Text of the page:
• ROI has a rich history of application. The ROI Methodology is not a passing trend – it is a measure of accountability that has existed for centuries. When resources are invested to address a business need, the ROI Methodology shows the financial impact of the investment.
  • Learn to speak the same language as senior management. Most managers have knowledge and skills for managing a business. These managers understand the need for a process to establish solid business cases and calculate a return on investment. They use ROI for various projects and are very interested in seeing the monetary results from large investments.
  • ROI attracts stakeholders’ attention. Positive ROI outcomes create buzz and attention, particularly when the value exceeds expectations. Most stakeholders involved in employee engagement programs intuitively believe that the programs add value. Fortunately, they can use ROI as a credible and valid measurement tool to confirm this hunch.
  • Using ROI Methodology promotes strategic alignment. By following the steps in the ROI Methodology, engagement will be more closely aligned with the strategic and operational needs of the business.


Gone are the days of broadly increasing investment in human capital without any evidence regarding its impact on the business. When budget cuts loom, human capital often rises to the top of the list, and engagement projects are no exception. Showing the value of investments can protect your projects and programs.

Headshot of Jack Phillips
Jack J. Phillips, Ph.D.

Jack J. Phillips, Ph.D., chairman, ROI Institute, is a world-renowned accountability, measurement, and evaluation expert. Phillips provides consulting services for Fortune 500 companies and major global organizations. The author or editor of over 100 books, he conducts workshops and presents at conferences worldwide.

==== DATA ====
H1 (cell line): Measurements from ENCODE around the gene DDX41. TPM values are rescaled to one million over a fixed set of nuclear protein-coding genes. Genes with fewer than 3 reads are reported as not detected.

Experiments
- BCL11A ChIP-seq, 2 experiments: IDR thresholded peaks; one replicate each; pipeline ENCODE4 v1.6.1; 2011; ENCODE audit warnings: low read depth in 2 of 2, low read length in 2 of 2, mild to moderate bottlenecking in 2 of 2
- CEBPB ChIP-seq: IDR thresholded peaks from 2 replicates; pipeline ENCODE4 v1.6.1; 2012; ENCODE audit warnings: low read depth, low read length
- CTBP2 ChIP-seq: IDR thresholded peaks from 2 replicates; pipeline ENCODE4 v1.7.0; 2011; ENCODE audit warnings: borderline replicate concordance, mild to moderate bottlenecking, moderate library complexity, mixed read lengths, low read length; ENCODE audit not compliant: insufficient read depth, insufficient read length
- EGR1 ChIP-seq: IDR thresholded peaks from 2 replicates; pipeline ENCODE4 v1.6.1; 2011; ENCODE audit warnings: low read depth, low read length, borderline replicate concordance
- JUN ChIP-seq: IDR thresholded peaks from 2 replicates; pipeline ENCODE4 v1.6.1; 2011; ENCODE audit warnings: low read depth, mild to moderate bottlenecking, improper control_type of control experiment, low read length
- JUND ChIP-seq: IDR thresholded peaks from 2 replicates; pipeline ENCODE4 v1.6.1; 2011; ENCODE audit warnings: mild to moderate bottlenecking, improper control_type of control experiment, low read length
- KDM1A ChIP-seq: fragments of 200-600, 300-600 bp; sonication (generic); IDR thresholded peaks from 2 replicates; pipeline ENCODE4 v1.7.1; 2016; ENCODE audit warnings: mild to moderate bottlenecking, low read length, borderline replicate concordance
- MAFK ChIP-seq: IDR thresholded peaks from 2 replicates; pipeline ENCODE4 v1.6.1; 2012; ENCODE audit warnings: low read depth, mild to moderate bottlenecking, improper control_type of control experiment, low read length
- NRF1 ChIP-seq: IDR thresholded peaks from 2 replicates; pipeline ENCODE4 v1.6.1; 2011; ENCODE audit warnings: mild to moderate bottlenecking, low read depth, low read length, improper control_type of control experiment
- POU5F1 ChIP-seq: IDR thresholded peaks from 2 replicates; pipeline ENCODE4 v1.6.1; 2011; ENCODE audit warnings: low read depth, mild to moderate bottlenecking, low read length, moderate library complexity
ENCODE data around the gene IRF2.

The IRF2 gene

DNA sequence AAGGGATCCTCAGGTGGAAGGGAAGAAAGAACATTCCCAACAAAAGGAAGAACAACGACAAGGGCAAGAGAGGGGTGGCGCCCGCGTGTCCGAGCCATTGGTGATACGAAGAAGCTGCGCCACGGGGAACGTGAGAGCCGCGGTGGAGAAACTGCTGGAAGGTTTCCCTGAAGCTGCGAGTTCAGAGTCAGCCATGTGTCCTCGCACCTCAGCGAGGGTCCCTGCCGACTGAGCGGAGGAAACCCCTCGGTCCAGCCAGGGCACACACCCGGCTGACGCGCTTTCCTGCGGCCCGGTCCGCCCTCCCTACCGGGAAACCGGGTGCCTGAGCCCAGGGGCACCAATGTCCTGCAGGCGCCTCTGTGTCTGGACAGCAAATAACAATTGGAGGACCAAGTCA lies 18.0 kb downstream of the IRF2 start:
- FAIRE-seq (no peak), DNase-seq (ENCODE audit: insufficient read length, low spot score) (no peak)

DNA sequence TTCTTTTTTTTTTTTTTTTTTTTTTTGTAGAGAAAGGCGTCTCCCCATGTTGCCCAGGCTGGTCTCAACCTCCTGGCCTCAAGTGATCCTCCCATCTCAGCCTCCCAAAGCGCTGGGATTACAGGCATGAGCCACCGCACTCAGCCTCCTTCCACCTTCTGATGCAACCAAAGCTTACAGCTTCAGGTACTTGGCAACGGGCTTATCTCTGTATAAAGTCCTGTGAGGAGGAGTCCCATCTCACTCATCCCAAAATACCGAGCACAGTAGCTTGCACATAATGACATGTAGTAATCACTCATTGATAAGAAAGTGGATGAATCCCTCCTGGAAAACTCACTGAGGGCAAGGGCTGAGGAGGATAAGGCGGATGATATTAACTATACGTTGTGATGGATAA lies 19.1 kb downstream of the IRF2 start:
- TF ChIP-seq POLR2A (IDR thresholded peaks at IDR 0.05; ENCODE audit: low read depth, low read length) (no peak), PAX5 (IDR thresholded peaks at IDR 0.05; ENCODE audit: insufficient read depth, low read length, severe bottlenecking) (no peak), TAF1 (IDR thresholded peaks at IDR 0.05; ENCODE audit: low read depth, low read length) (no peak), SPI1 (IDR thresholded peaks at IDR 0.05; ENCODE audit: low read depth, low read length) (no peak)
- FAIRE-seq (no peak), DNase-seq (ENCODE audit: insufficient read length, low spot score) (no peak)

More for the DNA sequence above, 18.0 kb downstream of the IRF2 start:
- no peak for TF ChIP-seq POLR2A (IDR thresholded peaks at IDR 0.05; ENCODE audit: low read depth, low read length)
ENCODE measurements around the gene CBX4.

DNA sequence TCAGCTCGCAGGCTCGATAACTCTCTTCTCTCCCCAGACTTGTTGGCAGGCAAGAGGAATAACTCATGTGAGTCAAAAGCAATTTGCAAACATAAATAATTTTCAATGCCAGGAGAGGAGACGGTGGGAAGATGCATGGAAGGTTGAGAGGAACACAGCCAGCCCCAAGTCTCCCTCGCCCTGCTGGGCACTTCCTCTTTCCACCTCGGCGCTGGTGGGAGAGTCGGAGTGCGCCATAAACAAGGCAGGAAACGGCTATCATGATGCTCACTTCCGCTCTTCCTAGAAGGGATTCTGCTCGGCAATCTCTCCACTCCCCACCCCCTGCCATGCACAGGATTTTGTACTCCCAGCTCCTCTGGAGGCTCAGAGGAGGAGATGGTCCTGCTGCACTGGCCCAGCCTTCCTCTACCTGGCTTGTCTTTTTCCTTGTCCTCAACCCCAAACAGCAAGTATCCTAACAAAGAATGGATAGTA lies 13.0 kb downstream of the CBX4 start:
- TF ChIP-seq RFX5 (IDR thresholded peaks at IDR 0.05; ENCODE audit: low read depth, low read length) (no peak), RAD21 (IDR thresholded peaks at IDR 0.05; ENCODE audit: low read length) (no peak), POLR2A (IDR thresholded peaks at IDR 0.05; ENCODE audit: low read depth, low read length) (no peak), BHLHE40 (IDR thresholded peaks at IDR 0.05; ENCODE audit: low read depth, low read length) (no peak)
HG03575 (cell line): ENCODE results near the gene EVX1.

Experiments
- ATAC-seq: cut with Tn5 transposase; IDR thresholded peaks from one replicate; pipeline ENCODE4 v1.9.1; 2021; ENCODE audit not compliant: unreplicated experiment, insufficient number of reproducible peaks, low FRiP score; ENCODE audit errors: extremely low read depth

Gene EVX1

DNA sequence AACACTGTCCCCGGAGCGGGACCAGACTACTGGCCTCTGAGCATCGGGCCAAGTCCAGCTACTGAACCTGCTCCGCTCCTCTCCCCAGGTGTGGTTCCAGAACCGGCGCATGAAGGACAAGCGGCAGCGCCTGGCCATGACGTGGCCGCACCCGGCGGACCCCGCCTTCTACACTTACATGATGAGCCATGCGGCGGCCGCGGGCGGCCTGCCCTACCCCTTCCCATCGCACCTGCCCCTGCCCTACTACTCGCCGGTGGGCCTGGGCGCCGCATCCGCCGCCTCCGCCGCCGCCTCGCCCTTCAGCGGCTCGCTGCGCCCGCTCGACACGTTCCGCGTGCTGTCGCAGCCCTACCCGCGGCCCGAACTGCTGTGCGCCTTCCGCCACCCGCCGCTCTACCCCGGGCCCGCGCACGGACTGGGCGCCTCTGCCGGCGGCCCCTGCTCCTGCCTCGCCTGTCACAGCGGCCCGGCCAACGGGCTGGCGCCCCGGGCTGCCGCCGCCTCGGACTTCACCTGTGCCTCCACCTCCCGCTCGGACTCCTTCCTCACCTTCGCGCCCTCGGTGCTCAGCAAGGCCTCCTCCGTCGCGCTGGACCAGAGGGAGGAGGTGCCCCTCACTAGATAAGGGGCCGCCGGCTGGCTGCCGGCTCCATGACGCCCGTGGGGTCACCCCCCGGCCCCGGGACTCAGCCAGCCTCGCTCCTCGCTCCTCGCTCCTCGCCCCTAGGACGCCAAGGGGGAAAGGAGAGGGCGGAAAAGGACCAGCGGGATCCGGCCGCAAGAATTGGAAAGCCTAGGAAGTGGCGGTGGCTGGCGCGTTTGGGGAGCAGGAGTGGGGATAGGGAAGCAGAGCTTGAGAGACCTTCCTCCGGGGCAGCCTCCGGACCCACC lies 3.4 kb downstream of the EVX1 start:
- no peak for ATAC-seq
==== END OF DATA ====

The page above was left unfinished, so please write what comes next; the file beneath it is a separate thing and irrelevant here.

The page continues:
Jack has served as training and development manager at two Fortune 500 firms, senior human resource officer at two firms, president of a regional bank, and management professor at a major state university.

This background led Jack to develop the ROI Methodology, a revolutionary process that provides bottom-line figures and accountability for all types of learning, performance improvement, human resource, technology, and public policy programs.

Jack has consulted with various organizations on employee engagement projects, including The Conference Board, and has taught thousands of individuals how to show the value of engagement.

Phillips has received several awards for his books and work. The Society for Human Resource Management presented him with an award for one of his books and honored an ROI study with its highest award for creativity. In November 2019, Jack and his wife, Patti Phillips were named two of the top 50 coaches in the world, by the Thinkers 50 organization. In addition, they were named finalists for the Marshall Goldsmith Distinguished Achievement Award for Coaching.

Connect with Jack on LinkedIn.

Recommended Training from HRDQ-U
Measuring the Success of Employee Engagement

Learn how to define engagement and its importance in the workplace, how to measure employee engagement, and make a plan for your organization.